So are people above 115 really smart, geniuses maybe? Not that often. It may be easier for someone with an I.Q of 125 to get A’s in school but we all have heard of very bright people who fail school and less smart people who study really hard and get good grades.
For most purposes we don’t see a lot of differences in individuals till we get out to two standard deviations. People who score between 70 and 130 all fall within the “average” group. This group covers about 97.5 % of all people. Only those below 70 and above 130, start to get extra special labels.
Really high scores might get the label “genius.” But some of them still do some dumb things. It may be a lot easier for the person who has an I.Q. of 125 to do a book report and someone with a score of 90 may struggle on a math assignment, or vice versa, but we think anyone in that range with good education can do this stuff.
Now back to Borderline Intellectual Functioning. The definition of BIF is an I. Q. Score of 71-84. The person with this score is on the low-end of what we would consider an “average” or “normal” person.
Telling someone they or their child has a low score on an I. Q. test is likely to upset them. They want us to do something.
Most of us understand when a kid is two small or skinny to be good at football. We accept that a really short kid will not do so well in basketball. Most of us get this. Except sometimes parents want their kid to be good at a sport so badly that they push this kid unmercifully to grow more and get taller. Don’t get me started on the long-term damage wanting your kid to be something they are not can do to that child.
Not very many parents want to accept that their kid has fewer math or spelling circuits in their brain. So when they get the results of the I.Q. test they want something to make their kid smarter. Lots of kids in the lower normal I.Q. score range get low grades, get discouraged and stop caring about school work. Then they get diagnosed with ADHD and given a stimulant medication. It may boost their test scores a little, for a while, but it does not make them develop a higher I.Q.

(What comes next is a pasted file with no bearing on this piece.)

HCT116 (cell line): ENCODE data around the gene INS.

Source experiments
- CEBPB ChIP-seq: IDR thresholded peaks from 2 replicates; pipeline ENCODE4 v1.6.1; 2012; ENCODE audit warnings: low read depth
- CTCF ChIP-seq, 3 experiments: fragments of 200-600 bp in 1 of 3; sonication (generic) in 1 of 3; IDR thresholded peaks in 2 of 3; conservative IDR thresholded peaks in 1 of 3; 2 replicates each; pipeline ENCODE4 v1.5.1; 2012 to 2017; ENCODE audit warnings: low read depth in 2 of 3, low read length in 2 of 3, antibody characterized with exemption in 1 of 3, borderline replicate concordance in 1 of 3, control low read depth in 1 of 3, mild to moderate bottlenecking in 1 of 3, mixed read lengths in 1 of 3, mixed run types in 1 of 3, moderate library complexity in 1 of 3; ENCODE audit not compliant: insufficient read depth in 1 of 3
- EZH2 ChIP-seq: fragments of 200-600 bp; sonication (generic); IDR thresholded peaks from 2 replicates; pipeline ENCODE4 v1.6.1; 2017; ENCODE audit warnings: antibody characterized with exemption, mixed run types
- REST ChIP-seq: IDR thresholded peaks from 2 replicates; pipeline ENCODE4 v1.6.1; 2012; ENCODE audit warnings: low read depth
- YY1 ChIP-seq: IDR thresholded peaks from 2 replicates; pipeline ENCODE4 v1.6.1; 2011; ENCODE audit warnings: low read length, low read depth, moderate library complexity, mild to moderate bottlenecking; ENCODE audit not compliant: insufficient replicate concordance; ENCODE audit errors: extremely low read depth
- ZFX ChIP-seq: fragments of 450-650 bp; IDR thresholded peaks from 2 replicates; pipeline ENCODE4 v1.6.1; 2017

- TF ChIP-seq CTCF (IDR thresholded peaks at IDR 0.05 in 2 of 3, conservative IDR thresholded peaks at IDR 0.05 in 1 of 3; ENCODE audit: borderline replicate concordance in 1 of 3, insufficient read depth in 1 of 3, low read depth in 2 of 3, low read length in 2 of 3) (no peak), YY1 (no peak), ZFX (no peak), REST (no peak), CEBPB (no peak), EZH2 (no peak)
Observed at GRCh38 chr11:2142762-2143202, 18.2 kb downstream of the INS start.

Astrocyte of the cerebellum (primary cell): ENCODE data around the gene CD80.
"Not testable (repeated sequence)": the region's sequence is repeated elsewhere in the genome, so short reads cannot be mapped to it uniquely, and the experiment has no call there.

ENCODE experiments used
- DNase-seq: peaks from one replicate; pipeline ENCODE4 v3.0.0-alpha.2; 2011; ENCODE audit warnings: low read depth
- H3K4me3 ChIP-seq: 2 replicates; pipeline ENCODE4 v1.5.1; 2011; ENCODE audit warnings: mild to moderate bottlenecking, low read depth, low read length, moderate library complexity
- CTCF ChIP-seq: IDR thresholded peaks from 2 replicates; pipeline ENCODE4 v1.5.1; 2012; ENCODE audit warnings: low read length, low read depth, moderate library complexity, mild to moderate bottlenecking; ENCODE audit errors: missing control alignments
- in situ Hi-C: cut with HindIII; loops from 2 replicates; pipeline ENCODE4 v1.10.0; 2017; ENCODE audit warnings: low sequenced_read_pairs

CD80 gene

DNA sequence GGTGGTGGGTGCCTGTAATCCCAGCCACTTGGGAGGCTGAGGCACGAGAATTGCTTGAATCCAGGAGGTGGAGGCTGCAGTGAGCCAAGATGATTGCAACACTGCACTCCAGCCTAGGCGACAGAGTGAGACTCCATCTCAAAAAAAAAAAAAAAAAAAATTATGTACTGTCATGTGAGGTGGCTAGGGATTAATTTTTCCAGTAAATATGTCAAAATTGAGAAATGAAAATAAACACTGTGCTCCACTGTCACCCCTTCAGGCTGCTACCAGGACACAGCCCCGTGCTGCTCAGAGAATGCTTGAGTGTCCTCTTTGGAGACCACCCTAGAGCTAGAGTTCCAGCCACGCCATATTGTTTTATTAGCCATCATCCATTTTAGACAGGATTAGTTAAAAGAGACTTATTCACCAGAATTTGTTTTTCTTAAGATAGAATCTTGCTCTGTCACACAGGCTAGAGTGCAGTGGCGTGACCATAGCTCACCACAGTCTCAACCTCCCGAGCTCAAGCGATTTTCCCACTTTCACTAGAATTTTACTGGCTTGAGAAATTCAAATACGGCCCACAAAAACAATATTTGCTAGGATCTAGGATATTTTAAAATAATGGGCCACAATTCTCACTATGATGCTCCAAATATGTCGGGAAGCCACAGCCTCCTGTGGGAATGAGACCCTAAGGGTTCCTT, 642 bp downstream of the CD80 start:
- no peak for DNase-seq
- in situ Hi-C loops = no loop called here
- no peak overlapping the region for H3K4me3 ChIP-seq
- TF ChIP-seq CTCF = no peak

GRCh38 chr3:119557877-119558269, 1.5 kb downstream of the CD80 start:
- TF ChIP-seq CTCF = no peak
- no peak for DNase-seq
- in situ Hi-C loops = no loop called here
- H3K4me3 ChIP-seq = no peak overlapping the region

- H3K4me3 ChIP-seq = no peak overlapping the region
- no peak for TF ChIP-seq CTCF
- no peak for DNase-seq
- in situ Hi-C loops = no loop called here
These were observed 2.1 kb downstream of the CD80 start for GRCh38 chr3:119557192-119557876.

Many people with BIF do graduate from school, get jobs and have happy productive lives. The task for them is to find the other areas in life for which they have abilities and then accept that some school type things may be harder for them than for people with more skill in another area.
My belief is we need to stop telling our kids that they need to be on the football team and get straight A’s and begin to accept that everyone has different talents. What are your talents and what are you doing with them?
For more on the Mental Health treatment of Borderline intellectual functioning see the post on V codes.
There, I will climb down off my soapbox, — for now.
Did that help you understand Borderline Intellectual Functioning?
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For more about David Joel Miller and my work in the areas of mental health, substance abuse and Co-occurring disorders see the about the author page. For information about my other writing work beyond this blog check out my Google+ page or the Facebook author’s page, up under David Joel Miller. Posts to the “books, trainings and classes” category will tell you about those activities. If you are in the Fresno California area, information about my private practice is at counselorfresno.com. A list of books I have read and can recommend is over at Recommended Books